Participate on the 10th and beyond, spreading the vacinaja.favela.info campaign through your social media using the hashtags #VacinaPraFavelaJa #FavelaContraPandemia #MobilizaFavela #FavelaResiste.
About the Covid-19 in Favelas Unified Dashboard
Collectives and organizations that are part of the Covid-19 in Favelas Unified Dashboard:
A.M.I.G.A.S. | Catalytic Communities | Centro Social Fusão |Coletivo Conexões Periféricas-RP | Covid por CEP | Data_Labe | Fala Roça | Favela Vertical | Fiocruz | Fórum Grita Baixada | Frente de Mobilização da Maré | Instituto Educacional Araujo Dutra | LabJaca | Maré de Notícias | Mulheres de Frente | Observatório de Favelas | PerifaConnection | Redes da Maré | SOS Providência | TETO | Voz das Comunidades | WikiFavelas
Relevant Links from the Covid-19 in Favelas Unified Dashboard
The Dashboard | Technical Note | Facebook | Release No. 1 | Release No. 2 | Release No. 3 | Release No. 4
Press Coverage of the Unified Dashboard:
CNN Brasil – January 7, 2021 Fiocruz will begin actions to combat Covid-19 in Rio’s favelas by February
Agência de Notícias das Favelas – December 28, 2020: Importance of the local rapporteur on Covid-19 cases in the favelas
TVI24 – December 11, 2020 If the Favelas of Rio de Janeiro Were a Country They would be the 50th with the Most Deaths by Covid-19 [TV Portugal]
Meia Hora – December 11, 2020: Brazil’s Greatest Health Tragedy
Agência Brasil – 10 December, 2020: Collectives demand protection measures against Covid-19 in Rio’s favelas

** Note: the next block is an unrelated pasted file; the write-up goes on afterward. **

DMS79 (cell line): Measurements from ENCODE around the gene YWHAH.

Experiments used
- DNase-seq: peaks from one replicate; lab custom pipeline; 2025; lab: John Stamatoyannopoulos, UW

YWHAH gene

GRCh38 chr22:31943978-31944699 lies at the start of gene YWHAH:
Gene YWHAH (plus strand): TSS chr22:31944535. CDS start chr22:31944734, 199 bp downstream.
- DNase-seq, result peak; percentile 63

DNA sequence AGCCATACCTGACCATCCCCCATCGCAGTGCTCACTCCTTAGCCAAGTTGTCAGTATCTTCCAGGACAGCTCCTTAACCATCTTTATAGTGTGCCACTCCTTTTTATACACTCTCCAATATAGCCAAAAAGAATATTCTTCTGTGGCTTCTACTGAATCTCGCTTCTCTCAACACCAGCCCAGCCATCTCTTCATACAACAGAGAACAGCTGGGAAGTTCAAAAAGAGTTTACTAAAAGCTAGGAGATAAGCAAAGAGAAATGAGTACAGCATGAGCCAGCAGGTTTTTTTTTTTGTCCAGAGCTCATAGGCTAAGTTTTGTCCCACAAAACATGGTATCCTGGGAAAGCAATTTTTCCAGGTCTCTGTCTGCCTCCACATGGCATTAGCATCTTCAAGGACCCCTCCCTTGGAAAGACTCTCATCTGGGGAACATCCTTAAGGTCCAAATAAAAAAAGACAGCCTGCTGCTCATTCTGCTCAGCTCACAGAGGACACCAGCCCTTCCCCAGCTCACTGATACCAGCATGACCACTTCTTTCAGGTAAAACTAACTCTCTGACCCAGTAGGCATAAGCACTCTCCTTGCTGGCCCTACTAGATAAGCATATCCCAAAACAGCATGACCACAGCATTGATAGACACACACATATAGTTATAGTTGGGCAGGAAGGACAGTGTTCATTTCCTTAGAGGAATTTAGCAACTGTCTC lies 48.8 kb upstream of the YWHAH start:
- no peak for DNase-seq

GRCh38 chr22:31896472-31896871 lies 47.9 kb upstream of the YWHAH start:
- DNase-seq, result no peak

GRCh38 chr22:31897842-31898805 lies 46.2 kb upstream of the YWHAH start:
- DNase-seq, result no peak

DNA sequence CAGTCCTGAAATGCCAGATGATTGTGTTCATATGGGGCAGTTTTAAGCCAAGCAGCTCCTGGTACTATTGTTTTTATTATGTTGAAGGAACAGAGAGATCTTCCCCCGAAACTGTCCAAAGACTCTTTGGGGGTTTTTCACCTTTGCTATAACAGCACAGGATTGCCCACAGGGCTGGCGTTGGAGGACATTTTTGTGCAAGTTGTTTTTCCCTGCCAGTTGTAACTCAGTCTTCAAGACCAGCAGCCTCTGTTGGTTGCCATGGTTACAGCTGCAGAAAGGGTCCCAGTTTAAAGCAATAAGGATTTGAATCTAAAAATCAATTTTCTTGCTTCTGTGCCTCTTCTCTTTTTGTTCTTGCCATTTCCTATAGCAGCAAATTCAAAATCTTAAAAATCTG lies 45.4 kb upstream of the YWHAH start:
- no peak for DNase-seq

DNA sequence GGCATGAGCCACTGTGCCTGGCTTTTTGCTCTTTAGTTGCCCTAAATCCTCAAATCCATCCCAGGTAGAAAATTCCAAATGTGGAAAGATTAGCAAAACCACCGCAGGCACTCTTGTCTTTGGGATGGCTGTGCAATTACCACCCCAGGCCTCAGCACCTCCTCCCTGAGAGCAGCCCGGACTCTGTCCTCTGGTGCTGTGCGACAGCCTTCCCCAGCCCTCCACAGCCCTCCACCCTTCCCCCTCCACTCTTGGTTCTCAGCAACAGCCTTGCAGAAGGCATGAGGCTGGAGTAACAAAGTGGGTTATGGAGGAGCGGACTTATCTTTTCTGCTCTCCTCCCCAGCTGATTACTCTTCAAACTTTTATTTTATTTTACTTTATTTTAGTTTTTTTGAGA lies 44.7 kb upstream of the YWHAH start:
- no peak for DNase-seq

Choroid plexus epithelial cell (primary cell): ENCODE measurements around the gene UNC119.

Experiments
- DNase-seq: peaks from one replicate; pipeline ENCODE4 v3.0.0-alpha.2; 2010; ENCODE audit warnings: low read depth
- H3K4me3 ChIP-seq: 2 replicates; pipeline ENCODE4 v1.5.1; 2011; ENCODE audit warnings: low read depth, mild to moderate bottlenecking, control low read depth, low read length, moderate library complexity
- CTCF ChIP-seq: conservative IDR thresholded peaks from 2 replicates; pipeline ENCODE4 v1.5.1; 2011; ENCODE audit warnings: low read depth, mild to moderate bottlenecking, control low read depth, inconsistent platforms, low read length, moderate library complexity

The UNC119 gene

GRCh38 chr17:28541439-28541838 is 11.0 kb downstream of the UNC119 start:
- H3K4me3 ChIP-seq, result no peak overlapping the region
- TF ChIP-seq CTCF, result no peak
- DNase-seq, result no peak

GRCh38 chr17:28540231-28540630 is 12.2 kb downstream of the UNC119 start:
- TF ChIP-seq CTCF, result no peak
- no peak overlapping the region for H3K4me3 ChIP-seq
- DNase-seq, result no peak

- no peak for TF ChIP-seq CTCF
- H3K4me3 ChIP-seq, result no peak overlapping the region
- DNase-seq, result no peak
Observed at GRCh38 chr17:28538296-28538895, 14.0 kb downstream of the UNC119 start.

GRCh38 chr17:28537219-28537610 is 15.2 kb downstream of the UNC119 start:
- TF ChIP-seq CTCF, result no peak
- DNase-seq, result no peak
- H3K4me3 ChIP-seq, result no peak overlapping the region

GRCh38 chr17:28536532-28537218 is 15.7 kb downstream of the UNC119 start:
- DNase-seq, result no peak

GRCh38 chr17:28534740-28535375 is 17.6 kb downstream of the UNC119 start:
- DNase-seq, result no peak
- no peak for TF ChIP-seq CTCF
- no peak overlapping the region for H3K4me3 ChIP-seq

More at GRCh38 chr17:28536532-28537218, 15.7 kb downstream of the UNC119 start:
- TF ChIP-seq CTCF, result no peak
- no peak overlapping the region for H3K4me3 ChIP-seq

Rádio Agência Nacional – December 10, 2020: Rio’s favelas record 2,000 deaths from Covid-19, according to dashboard
SBT Brasil – December 10, 2020: Favelas in Rio register more deaths from Covid-19 than 121 countries
Brasil de Fato – December 10, 2020: Favelas’ Dashboard registers 56% more cases of covid than data from the City of Rio
O Dia – December 9, 2020: Rio de Janeiro’s favelas have more Covid-19 deaths than 121 countries
CNN Saúde – December 8, 2020: Favelas in the Metropolitan Region of RJ have more cases of Covid-19 than 142 countries
Icict / Fiocruz – December 8, 2020: Public transportation in the pandemic is the topic of the collective conference of the Favelas Unified Dashboard, on December 10, at 2 pm
Rede Covida – October 30, 2020 Initiative highlights how data can save lives in Rio’s favelas
Fundação Oswaldo Cruz – October 26, 2020: Covid-19 in Favelas Unified Dashboard launches video on the importance of data collection during the pandemic